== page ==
3. Run gradlew samples:bank-of-corda-demo:runRPCCashIssue to trigger a cash issuance request
  4. Run gradlew samples:bank-of-corda-demo:runWebCashIssue to trigger another cash issuance request. Now look at the your terminal tab/window to see the output of the demo

Note

To verify that the Bank of Corda node is alive and running, navigate to the following URL: http://localhost:10007/api/bank/date

Note

The Bank of Corda node explicitly advertises with a node service type as follows: advertisedServices = ["corda.issuer.USD"] This allows for 3rd party applications to perform actions based on Node Type. For example, the Explorer tool only allows nodes of this type to issue and exit cash.

In the window you run the command you should see (in case of Web, RPC is simmilar):

  • Requesting Cash via Web ...
  • Successfully processed Cash Issue request

If you want to see flow activity enter in node’s shell flow watch. It will display all state machines running currently on the node.

Launch the Explorer application to visualize the issuance and transfer of cash for each node:

./gradlew tools:explorer:run (on Unix) or gradlew tools:explorer:run (on Windows)

Using the following login details:

  • For the Bank of Corda node: localhost / port 10006 / username bankUser / password test
  • For the Big Corporation node: localhost / port 10009 / username bigCorpUser / password test

See https://docs.corda.net/node-explorer.html for further details on usage.

SIMM and Portfolio Demo - aka the Initial Margin Agreement Demo

Background and SIMM Introduction

This app is a demonstration of how Corda can be used for the real world requirement of initial margin calculation and agreement; featuring the integration of complex and industry proven third party libraries into Corda nodes.

SIMM is an acronym for “Standard Initial Margin Model”. It is effectively the calculation of a “margin” that is paid by one party to another when they agree a trade on certain types of transaction. This margin is paid such that, in the event of one of the counterparties suffering a credit event (a financial term and a polite way to say defaulting, not paying the debts that are due, or potentially even bankruptcy), then the party that is owed any sum already has some of the amount that it should have been paid. This payment to the receiving party is a preventative measure in order to reduce the risk of a potentially catastrophic default domino effect that caused the Great Financial Crisis, as it means that they can be assured that if they need to pay another party, they will have a proportion of the funds that they have been relying on.

To enact this, in September 2016, the ISDA committee - with full backing from various governing bodies - issued a ruling on what is known as the ISDA SIMM ™ model, a way of fairly and consistently calculating this margin. Any parties wishing to trade a financial product that is covered under this ruling would, independently, use this model and calculate their margin payment requirement, agree it with their trading counterparty and then pay (or receive, depending on the results of this calculation) this amount. In the case of disagreement that is not resolved in a timely fashion, this payment would increase and so therefore it is in the parties’ interest to reach agreement in as short as time frame as possible.

To be more accurate, the SIMM calculation is not performed on just one trade - it is calculated on an aggregate of intermediary values (which in this model are sensitivities to risk factors) from a portfolio of trades; therefore the input to a SIMM is actually this data, not the individual trades themselves.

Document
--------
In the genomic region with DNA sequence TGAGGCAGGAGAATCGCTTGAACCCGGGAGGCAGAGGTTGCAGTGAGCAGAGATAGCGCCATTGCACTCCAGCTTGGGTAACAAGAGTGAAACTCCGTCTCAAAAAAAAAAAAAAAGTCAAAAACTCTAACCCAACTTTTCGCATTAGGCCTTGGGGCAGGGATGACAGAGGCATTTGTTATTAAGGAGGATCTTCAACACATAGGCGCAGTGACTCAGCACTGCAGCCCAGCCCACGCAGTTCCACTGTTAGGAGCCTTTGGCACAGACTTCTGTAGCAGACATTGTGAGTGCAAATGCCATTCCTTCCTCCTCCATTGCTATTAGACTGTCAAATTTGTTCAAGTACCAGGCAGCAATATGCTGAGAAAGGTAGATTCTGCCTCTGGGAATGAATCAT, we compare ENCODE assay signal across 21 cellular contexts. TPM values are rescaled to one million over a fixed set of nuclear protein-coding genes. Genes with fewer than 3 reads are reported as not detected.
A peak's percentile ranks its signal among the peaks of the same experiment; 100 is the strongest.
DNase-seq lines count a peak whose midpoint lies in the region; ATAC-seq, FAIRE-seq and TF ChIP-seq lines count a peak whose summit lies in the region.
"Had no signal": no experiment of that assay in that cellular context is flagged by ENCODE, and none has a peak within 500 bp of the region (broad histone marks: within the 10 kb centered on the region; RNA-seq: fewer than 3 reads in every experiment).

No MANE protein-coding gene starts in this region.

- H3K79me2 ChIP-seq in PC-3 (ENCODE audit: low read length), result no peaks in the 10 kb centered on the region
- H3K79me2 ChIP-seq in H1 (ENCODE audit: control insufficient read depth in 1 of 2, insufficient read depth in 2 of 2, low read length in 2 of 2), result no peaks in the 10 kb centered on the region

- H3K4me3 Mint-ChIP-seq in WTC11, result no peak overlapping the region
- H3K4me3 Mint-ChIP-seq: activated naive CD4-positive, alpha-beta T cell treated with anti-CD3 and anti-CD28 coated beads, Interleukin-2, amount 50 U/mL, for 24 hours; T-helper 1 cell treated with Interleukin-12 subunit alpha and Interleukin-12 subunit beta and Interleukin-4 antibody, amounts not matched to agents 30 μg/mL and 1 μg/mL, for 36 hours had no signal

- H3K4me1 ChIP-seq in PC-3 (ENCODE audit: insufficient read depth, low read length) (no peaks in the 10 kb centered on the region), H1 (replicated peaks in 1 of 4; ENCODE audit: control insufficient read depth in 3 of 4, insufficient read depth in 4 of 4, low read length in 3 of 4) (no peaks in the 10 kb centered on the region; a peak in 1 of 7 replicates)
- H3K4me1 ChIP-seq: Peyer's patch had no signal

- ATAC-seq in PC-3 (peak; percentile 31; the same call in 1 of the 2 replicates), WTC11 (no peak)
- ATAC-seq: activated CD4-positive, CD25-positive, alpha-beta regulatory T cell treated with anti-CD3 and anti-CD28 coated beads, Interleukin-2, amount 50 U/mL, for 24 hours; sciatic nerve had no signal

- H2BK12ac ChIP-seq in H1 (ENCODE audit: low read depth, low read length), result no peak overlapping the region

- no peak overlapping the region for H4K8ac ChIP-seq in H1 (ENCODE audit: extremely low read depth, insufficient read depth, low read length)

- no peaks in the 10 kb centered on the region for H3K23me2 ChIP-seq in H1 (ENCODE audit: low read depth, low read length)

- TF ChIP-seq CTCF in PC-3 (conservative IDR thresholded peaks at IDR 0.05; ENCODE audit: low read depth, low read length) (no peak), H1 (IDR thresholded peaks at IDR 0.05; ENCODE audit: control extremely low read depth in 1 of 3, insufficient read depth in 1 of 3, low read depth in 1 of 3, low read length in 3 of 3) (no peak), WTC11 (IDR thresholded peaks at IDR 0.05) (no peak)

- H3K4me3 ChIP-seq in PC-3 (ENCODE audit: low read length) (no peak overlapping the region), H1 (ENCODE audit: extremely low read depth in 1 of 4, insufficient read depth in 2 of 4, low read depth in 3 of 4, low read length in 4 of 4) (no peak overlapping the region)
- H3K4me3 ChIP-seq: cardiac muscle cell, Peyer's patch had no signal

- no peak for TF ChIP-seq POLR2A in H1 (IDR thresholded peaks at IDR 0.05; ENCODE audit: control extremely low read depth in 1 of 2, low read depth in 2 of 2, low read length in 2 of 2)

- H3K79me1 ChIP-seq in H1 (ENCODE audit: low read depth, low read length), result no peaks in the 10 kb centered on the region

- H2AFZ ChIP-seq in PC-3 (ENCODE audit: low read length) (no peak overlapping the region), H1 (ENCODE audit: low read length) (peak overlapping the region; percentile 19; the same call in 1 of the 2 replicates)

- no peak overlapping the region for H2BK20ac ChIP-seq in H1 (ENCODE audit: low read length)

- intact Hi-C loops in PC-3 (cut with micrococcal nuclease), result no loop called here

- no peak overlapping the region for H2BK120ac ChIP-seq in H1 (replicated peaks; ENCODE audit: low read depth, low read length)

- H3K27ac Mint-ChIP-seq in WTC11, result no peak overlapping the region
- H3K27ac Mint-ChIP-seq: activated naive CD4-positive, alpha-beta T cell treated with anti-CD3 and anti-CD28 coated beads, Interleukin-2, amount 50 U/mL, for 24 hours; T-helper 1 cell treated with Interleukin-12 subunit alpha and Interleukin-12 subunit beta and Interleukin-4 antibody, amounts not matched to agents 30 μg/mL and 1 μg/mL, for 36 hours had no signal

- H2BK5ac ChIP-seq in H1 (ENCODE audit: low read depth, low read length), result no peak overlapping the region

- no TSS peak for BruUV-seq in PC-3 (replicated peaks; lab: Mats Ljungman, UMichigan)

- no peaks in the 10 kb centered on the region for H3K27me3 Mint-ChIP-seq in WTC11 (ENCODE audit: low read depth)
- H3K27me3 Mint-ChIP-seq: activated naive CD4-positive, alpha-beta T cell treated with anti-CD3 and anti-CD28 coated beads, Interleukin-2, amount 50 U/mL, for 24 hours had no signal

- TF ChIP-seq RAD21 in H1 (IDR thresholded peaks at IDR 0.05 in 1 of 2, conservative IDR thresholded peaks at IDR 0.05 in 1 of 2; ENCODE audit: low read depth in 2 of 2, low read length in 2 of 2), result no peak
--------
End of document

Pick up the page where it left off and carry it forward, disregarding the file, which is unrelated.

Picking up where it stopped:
Also note that implementations of the SIMM are actually protected and subject to license restrictions by ISDA (this is due to the model itself being protected). We were fortunate enough to technically partner with OpenGamma who allowed us to demonstrate the SIMM process using their proprietary model. In the source code released, we have replaced their analytics engine with very simple stub functions that allow the process to run without actually calculating correct values, and can easily be swapped out in place for their real libraries.

What happens in the demo (notionally)

Preliminaries
  • Ensure that there are a number of live trades with another party financial products that are covered under the ISDA SIMM agreement (if none, then use the demo to enter some simple trades as described below).
Initial Margin Agreement Process
  • Agree that one will be performing the margining calculation against a portfolio of trades with another party, and agree the trades in that portfolio. In practice, one node will start the flow but it does not matter which node does.
  • Individually (at the node level), identify the data (static, reference etc) one will need in order to be able to calculate the metrics on those trades
  • Confirm with the other counterparty the dataset from the above set
  • Calculate any intermediary steps and values needed for the margin calculation (ie sensitivities to risk factors)
  • Agree on the results of these steps
  • Calculate the initial margin
  • Agree on the calculation of the above with the other party
  • In practice, pay (or receive) this margin (omitted for the sake of complexity for this example)

Demo execution (step by step)

To run from the command line in Unix:

  1. Deploy the nodes using ./gradlew samples:simm-valuation-demo:deployNodes
  2. Run the nodes using ./samples/simm-valuation-demo/build/nodes/runnodes

To run from the command line in Windows:

  1. Deploy the nodes using gradlew samples:simm-valuation-demo:deployNodes
  2. Run the nodes using samples\simm-valuation-demo\build\nodes\runnodes

Then, for both Unix and Windows:

  1. Browse to http://localhost:10005/web/simmvaluationdemo
  2. Select the counterparty (i.e. Bank B)
  3. Enter at least 3 trades - via the “Create New Trade” tab
  4. On the “Agree Valuations” tab, click the “Start Calculations” button

Additionally, you can confirm that these trades are not visible from Bank C’s node and are visible to Bank B.

Please note that any URL path information after simmvaluationdemo should not be bookmarked or navigated to directly, as it is only provided for aesthetic purposes.